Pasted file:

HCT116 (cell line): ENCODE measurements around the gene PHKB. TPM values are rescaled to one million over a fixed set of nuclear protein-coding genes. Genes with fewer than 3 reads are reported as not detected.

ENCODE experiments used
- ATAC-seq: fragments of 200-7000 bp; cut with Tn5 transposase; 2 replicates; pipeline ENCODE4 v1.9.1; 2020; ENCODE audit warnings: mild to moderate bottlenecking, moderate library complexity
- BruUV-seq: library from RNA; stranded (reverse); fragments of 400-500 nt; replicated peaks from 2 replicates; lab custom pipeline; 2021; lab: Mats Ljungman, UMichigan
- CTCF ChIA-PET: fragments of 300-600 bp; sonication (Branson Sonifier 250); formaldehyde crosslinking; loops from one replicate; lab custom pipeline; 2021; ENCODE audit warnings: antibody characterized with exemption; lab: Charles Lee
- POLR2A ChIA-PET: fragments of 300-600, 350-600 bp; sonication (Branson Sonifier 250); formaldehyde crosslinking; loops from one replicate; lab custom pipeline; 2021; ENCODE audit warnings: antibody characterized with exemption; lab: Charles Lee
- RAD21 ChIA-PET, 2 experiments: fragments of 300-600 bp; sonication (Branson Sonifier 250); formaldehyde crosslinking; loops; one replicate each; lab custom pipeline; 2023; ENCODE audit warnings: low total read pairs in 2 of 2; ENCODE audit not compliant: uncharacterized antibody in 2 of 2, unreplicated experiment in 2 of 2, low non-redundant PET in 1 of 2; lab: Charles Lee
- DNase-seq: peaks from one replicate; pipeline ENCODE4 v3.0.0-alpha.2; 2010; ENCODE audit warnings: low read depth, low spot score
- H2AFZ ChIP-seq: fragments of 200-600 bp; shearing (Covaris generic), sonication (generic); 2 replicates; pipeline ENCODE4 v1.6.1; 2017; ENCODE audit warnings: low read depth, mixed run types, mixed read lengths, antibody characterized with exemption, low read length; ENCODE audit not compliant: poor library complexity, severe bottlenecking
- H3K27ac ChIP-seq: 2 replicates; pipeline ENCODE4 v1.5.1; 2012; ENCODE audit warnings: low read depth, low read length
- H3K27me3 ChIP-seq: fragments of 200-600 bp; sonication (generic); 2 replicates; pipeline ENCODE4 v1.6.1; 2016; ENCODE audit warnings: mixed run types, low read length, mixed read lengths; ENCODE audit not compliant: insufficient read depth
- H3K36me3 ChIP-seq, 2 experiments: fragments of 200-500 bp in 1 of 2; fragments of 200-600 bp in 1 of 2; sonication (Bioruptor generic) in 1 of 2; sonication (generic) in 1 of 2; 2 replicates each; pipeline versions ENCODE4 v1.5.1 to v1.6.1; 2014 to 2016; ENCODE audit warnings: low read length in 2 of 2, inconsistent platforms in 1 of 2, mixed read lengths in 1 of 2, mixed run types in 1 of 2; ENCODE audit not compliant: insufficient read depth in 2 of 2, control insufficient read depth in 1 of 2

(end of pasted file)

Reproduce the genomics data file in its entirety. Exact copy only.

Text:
HCT116 (cell line): ENCODE measurements around the gene PHKB. TPM values are rescaled to one million over a fixed set of nuclear protein-coding genes. Genes with fewer than 3 reads are reported as not detected.

ENCODE experiments used
- ATAC-seq: fragments of 200-7000 bp; cut with Tn5 transposase; 2 replicates; pipeline ENCODE4 v1.9.1; 2020; ENCODE audit warnings: mild to moderate bottlenecking, moderate library complexity
- BruUV-seq: library from RNA; stranded (reverse); fragments of 400-500 nt; replicated peaks from 2 replicates; lab custom pipeline; 2021; lab: Mats Ljungman, UMichigan
- CTCF ChIA-PET: fragments of 300-600 bp; sonication (Branson Sonifier 250); formaldehyde crosslinking; loops from one replicate; lab custom pipeline; 2021; ENCODE audit warnings: antibody characterized with exemption; lab: Charles Lee
- POLR2A ChIA-PET: fragments of 300-600, 350-600 bp; sonication (Branson Sonifier 250); formaldehyde crosslinking; loops from one replicate; lab custom pipeline; 2021; ENCODE audit warnings: antibody characterized with exemption; lab: Charles Lee
- RAD21 ChIA-PET, 2 experiments: fragments of 300-600 bp; sonication (Branson Sonifier 250); formaldehyde crosslinking; loops; one replicate each; lab custom pipeline; 2023; ENCODE audit warnings: low total read pairs in 2 of 2; ENCODE audit not compliant: uncharacterized antibody in 2 of 2, unreplicated experiment in 2 of 2, low non-redundant PET in 1 of 2; lab: Charles Lee
- DNase-seq: peaks from one replicate; pipeline ENCODE4 v3.0.0-alpha.2; 2010; ENCODE audit warnings: low read depth, low spot score
- H2AFZ ChIP-seq: fragments of 200-600 bp; shearing (Covaris generic), sonication (generic); 2 replicates; pipeline ENCODE4 v1.6.1; 2017; ENCODE audit warnings: low read depth, mixed run types, mixed read lengths, antibody characterized with exemption, low read length; ENCODE audit not compliant: poor library complexity, severe bottlenecking
- H3K27ac ChIP-seq: 2 replicates; pipeline ENCODE4 v1.5.1; 2012; ENCODE audit warnings: low read depth, low read length
- H3K27me3 ChIP-seq: fragments of 200-600 bp; sonication (generic); 2 replicates; pipeline ENCODE4 v1.6.1; 2016; ENCODE audit warnings: mixed run types, low read length, mixed read lengths; ENCODE audit not compliant: insufficient read depth
- H3K36me3 ChIP-seq, 2 experiments: fragments of 200-500 bp in 1 of 2; fragments of 200-600 bp in 1 of 2; sonication (Bioruptor generic) in 1 of 2; sonication (generic) in 1 of 2; 2 replicates each; pipeline versions ENCODE4 v1.5.1 to v1.6.1; 2014 to 2016; ENCODE audit warnings: low read length in 2 of 2, inconsistent platforms in 1 of 2, mixed read lengths in 1 of 2, mixed run types in 1 of 2; ENCODE audit not compliant: insufficient read depth in 2 of 2, control insufficient read depth in 1 of 2